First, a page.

After conducting planned research on the subject, our team of professionals helped the company tackle the challenges mentioned above. The methodology applied for the same is as illustrated.
We based our solutions on the prospected challenges. Under this, we delivered solutions based on two aspects.
1. Technological Developments
- Transparent Conductive Films
- An alternative to Indium tin oxide films includes oxide-based films that do not have excellent optoelectronic properties and are expensive for flexible plastic film.
- As a solution for overcoming the limits of ITO films, TDK developing technologies have come up with a solution using silver nanomaterial to replace Indium tin Oxide, which is the highest conductive metal.
- There are transparent conductive films where a metal mesh that thin Ag cables arranged in a pattern is on a substrate, and needle-shaped Ag wires fused in ink are utilized and stamped on a substrate. Nevertheless, TDK’s Ag-stacked film includes an even slim Ag layer placed on the film substrate side.
- Graphene for Advanced Solar Cells
- Most commercial solar cells have crystalline silicon as the absorber layer, including long-term stability and low manufacturing costs. However, crystalline silicon’s indirect bandgap nature makes it a low light emitter, limiting its solar conversion efficiency.
- To lessen the cost per watt and enhance watt per gram use of upcoming productions of solar cells, lowering the active absorber width is a vital layout constraint.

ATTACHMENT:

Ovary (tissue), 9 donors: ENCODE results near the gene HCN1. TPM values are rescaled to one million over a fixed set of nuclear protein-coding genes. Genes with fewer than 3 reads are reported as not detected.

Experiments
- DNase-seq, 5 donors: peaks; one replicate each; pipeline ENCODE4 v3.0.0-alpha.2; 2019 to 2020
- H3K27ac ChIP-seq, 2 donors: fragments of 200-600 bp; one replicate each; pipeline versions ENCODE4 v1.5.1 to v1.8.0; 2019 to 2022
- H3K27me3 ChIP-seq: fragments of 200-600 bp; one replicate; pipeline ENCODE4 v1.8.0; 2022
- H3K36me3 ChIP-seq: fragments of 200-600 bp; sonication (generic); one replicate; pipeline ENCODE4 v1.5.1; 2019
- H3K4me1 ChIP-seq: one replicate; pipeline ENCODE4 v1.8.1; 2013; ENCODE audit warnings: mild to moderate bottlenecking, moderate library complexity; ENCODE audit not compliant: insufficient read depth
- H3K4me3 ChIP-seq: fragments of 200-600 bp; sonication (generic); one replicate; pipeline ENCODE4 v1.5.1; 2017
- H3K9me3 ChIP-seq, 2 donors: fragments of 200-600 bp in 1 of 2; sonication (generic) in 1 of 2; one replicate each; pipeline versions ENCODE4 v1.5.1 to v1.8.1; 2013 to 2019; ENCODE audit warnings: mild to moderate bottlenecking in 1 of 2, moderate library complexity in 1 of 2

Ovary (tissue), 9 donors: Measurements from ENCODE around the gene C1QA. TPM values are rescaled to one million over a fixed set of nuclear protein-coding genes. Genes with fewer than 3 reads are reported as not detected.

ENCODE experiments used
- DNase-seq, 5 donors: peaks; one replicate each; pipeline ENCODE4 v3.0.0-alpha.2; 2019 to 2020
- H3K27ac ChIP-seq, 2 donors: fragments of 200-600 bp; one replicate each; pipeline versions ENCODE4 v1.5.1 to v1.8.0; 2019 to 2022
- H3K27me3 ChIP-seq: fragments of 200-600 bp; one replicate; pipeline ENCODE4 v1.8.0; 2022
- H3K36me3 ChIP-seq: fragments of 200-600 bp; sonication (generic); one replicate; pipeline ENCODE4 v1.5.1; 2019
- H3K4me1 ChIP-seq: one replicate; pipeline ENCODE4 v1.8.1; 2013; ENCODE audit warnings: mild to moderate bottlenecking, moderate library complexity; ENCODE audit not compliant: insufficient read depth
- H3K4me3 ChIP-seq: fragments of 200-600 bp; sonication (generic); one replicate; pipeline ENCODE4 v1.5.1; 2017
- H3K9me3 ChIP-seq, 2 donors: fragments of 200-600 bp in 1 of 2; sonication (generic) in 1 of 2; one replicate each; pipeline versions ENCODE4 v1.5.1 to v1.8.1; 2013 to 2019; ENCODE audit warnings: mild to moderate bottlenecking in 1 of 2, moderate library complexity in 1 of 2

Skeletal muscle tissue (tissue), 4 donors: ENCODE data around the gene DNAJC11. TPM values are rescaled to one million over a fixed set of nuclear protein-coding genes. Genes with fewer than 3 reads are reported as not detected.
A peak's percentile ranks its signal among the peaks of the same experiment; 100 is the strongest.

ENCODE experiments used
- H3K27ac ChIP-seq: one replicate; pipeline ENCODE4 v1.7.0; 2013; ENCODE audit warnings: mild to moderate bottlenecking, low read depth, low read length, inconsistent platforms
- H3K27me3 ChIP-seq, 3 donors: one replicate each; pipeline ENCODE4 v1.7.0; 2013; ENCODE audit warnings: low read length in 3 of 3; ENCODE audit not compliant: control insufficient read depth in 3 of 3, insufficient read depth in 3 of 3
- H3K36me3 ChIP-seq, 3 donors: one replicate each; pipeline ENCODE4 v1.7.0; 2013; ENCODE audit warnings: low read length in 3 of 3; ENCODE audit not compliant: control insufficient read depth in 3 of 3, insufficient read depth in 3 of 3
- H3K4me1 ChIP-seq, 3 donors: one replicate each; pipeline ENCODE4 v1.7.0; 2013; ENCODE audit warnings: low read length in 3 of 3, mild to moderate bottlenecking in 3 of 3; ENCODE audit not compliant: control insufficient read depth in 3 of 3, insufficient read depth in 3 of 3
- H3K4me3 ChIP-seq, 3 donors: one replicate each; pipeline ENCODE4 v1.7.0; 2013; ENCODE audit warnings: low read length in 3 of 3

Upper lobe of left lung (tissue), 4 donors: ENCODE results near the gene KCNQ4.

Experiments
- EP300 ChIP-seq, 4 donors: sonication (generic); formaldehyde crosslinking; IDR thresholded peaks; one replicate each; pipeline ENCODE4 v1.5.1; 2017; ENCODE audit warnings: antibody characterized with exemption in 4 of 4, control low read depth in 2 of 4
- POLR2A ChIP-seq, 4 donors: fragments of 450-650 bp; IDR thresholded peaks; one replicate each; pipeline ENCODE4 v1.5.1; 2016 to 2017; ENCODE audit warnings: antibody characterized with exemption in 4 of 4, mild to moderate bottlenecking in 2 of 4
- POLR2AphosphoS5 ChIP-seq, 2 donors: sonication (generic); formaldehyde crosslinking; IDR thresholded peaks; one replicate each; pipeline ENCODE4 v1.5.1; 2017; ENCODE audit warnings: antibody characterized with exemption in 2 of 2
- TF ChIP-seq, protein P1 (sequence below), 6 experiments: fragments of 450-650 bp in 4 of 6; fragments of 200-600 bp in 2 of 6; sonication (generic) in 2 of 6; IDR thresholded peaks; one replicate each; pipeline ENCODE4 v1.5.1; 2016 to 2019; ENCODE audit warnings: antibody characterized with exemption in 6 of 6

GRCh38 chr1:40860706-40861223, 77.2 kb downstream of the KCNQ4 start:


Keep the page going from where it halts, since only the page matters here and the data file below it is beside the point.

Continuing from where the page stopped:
- This advancement is where novel two-dimensional (2D) materials like graphene come into a role because they could lead to thinner, lightweight, and flexible solar cells.
- Owing to their outstanding electron-transport features and high carrier movement, graphene and several other direct bandgap monolayer materials like the transition-metal dichalcogenides (TMDCs) and black phosphorus display a good potential as low-priced, flexible, and useful photovoltaic devices.
Another aspect covered while providing solutions is,
2. Need for Advanced Functional Material
- Substitution of Conventional Materials
- There are increasing instances of resource challenges linked with the use of inadequate metals, including the continuing risk of global depletion of high-quality ores, shorter-term trade deficits, and mineral-related disagreements.
- Carbon nanomaterials (CNM) have potential properties to substitute scarce metals.
- CNM technologies for transparent electrodes, semiconductors, conductive materials, flame retardants, robust materials, corrosion protection, and capacitors have reached far.
- Conductive Polymers – An Emerging Market
- Conductive polymers are polymers that conduct electricity. These polymers are economical, lightweight plastics, which, when fueled by energy, shrinks, bend over, or swell.
- These polymers offer metallic conductivity and are semiconductors.
- The growing demand and increasing consumer awareness regarding the shielding of electronic devices from electrostatic discharge and radio frequency interference positively impact market growth.
- Nanomaterials for Eco-Buildings
- Nanomaterials have some excellent quality as sustainable building for which Nanoparticles of TiO2, ZnO, or Al2O3 are used as a final coating on construction ceramics to give surfaces this character.
- TiO2 is used for its ability to break down pollution when exposed to UV light. It then allows it to be washed off by rainwater from surfaces like tiles, glass, and sanitaryware.
- ZnO has UV resistance in both coatings and paints. Nanosized Al2O3 particles to make surfaces scratch-resistant are popular. These surfaces also prevent/decelerate the formation of bad smells, fungus, and molds.
- This technology likely works as a catalyst for nanomaterials to be used in the future for building constructions.